I am drained.
This is partially why I’ve been absent on my Substack for the last few weeks. I’ve been avoiding writing about it, too, which is very unlike me given I use writing to process emotions. I always have.
But this time, I just… shut down. I closed myself off to everyone but my family and closest friends. But today, I sat down and decided to finally share why.
I am drained.
A few years ago, I received a thick envelope from my county courthouse for jury duty.
Before I get into this story, I need to say: I’ve always wanted to be a juror. An absolute honor! I love performing my civic duty. To say I was excited is an understatement. The only other time I have been called for jury duty was during college. I had an exam on the date I was supposed to report, so I called the courthouse and explained my situation, and they dismissed me. I was bummed.
So, when I received this envelope (an undisclosed amount of years later), I eagerly tore through it and found a quick note about the process and then saw the eighteen page Juror Questionnaire that laid before me.
Just press publish. Just write. Just put it out there.
These short, little statements keep this publication going.
When I first launched this Substack it was my intention to, as my About pagesays, “to come out from under the rock I’ve been hiding under as a writer and share my words with the world.” I’ve spent most of my writing life by keeping it private, only sharing some essays/reflections here and there on my website.
I yearned to be the type of writer who wasn’t afraid of sharing her work, who wasn’t afraid to hit publish, regardless if something wasn’t perfect or finished. I mean, if you saw the literal stack of journals and notebooks that contain rough drafts of poetry, musings, journaling, free writing, etc., you would probably be like “girl, you’re sitting on SO much, why aren’t you sharing it?!” Or maybe you’d be like “eeeeeeeehhhh I’d keep that one in the journal forever, babe!” 🤷🏼♀️
It’s incredibly weird to think we’ve been living in a pandemic for three years. Yet, here we are!
Today (I’m writing this on March 12) is the anniversary of when I started working from home five days a week. I was used to one or two days at home. I lived for those days — it was an opportunity for me to be heads down, cut down on distractions, and increase my productivity. These things were lost when I was physically in an office.
Then, on the afternoon of March 12, 2020, I received an email saying our offices would be closing and all non-essential in-person personnel would be working remotely for a few weeks. At the time, my company kept saying things like we’ll be doing this for three to six weeks, max, just to let things settle, then we’ll come back…
In 1993, I was nine and in fourth grade. My parents were separated, getting divorced, and I was bullied on the playground at school. I didn’t understand why I was angry all the time. I remember my teacher asking me how I was doing in light of the divorce and I said “GREAT! Maybe now the fighting will stop.” (Spoiler: it didn’t!)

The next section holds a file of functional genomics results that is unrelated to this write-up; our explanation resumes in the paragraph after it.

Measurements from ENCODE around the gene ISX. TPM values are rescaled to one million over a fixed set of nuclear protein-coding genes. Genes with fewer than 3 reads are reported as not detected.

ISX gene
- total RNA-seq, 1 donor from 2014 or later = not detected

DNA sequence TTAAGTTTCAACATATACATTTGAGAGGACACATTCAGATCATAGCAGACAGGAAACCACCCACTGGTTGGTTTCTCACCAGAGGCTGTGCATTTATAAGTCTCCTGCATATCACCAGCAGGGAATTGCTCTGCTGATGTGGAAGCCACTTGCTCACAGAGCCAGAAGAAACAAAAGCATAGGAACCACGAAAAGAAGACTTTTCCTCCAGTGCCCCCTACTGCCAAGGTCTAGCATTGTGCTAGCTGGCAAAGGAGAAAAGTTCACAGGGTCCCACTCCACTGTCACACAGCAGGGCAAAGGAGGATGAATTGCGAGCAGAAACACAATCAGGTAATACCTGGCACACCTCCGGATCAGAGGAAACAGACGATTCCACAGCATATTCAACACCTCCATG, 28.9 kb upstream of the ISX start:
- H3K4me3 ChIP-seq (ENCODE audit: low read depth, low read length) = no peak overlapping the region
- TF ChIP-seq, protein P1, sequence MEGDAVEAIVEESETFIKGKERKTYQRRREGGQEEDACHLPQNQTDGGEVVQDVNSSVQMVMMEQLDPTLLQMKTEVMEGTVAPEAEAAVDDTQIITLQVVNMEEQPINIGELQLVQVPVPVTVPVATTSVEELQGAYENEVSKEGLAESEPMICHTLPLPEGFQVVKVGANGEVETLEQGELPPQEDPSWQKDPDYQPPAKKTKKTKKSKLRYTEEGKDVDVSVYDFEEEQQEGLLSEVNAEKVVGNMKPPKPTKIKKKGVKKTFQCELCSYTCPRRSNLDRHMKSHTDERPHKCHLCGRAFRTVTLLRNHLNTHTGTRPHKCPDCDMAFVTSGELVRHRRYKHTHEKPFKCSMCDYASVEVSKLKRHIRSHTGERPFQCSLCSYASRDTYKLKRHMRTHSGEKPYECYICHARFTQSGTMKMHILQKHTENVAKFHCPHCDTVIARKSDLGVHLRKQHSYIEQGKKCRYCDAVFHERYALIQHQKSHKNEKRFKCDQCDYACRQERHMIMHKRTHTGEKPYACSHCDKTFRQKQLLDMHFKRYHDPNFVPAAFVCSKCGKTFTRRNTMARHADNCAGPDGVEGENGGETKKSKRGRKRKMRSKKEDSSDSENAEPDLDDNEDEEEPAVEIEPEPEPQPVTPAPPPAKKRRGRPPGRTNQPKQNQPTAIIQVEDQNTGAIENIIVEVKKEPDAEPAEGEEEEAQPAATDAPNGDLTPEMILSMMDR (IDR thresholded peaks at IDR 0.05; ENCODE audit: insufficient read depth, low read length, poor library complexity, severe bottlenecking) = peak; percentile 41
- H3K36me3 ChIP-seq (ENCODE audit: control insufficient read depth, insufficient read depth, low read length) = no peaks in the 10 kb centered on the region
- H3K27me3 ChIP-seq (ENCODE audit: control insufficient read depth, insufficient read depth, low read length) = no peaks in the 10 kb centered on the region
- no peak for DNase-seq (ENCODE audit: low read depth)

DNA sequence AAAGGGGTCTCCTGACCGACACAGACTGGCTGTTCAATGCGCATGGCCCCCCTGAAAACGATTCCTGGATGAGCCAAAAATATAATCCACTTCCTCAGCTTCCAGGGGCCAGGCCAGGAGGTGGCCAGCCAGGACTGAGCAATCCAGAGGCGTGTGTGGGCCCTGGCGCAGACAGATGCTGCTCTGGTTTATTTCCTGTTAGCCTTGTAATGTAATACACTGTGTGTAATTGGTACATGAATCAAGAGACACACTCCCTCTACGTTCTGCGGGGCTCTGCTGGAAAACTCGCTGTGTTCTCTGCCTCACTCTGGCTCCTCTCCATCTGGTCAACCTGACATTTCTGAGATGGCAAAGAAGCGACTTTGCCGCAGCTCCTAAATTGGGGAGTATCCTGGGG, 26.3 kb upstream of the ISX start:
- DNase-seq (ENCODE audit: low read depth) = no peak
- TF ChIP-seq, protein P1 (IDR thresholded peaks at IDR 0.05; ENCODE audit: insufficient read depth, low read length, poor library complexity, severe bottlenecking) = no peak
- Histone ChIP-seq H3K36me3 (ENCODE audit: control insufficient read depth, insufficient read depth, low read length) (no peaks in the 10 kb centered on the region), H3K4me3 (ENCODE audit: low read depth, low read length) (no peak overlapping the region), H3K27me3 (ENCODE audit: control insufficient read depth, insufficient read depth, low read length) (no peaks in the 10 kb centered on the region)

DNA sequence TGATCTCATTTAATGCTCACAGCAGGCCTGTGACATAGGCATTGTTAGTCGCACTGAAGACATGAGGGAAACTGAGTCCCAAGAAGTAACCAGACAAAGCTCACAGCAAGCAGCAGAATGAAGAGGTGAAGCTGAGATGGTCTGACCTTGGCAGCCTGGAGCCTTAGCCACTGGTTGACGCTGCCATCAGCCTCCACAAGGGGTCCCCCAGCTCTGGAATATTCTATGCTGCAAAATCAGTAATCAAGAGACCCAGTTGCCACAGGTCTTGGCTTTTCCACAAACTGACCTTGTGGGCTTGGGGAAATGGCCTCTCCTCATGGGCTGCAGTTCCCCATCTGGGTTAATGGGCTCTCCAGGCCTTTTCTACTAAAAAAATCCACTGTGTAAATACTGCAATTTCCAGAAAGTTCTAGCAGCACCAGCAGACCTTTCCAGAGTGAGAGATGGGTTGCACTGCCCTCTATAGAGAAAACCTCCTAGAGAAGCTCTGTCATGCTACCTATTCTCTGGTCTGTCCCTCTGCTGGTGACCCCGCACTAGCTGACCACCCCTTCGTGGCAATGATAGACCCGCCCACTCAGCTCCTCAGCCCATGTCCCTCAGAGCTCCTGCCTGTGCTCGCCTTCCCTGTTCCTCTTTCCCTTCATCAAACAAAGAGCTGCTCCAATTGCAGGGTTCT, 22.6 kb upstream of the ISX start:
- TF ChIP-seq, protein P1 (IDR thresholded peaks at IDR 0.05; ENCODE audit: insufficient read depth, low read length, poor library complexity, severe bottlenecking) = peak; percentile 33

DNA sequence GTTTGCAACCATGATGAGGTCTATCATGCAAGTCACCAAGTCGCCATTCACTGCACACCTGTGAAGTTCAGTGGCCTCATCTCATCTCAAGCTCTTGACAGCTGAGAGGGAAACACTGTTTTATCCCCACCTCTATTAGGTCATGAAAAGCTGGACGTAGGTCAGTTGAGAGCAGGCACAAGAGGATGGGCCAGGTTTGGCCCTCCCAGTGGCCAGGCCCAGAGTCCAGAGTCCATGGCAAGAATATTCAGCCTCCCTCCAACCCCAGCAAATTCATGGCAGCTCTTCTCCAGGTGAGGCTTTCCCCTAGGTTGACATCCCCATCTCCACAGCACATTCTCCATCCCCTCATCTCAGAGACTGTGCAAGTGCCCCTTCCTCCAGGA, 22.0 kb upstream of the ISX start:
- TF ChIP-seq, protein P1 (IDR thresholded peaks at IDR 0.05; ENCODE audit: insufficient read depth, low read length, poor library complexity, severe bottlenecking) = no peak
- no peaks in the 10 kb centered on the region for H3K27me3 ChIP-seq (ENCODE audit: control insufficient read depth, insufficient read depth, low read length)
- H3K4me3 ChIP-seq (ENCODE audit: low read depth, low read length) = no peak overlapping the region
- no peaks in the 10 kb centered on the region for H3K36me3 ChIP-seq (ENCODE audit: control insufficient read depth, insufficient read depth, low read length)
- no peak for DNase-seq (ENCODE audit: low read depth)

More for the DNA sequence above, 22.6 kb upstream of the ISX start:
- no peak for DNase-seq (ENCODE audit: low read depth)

If I could talk to that nine year old now, I’d tell her to keep her chin up and in ten years, literally none of this will matter. And I know it wouldn’t help her much, but I’d hug her tight and promise that her life will be great in a few short years.
When I was a kid, I desperately wanted to be famous.
My parents gave me a Star Search microphone stand for Christmas when I was seven (or eight?) and I would perform for their friends and our family during gatherings. I’d climb up onto our giant brick fireplace and stand in front of the wood burning stove and sing my little heart out. I would watch Kids Incorporated and sing along with Stacy (Fergie!) and Robin (Jennifer Love Hewitt!).
In middle and high school, I got into theater and choir because I still wanted to be famous. I loved singing, especially in front of an audience. I yearned for the spotlight, enjoyed every second of being on stage, performing alongside my friends. I sang the national anthem at some home basketball games and lived for the applause at the end. Someone told me they heard me “kill it” on the local radio station that was covering the game and I rode that high for months.
When I graduated, I intended to get my first year of college done then go on to Indiana University and major in voice performance. One week into my college career, I realized I didn’t have the desire to be a starving artist the rest of my life, so I better find something else! Fast forward a few years, after a couple of false starts and several doubles in the restaurant biz, I found myself back on campus getting an English degree, with a focus on writing and literacy.
Shortly after I got back into the college routine, I had an experience that made me never want to be in the spotlight again.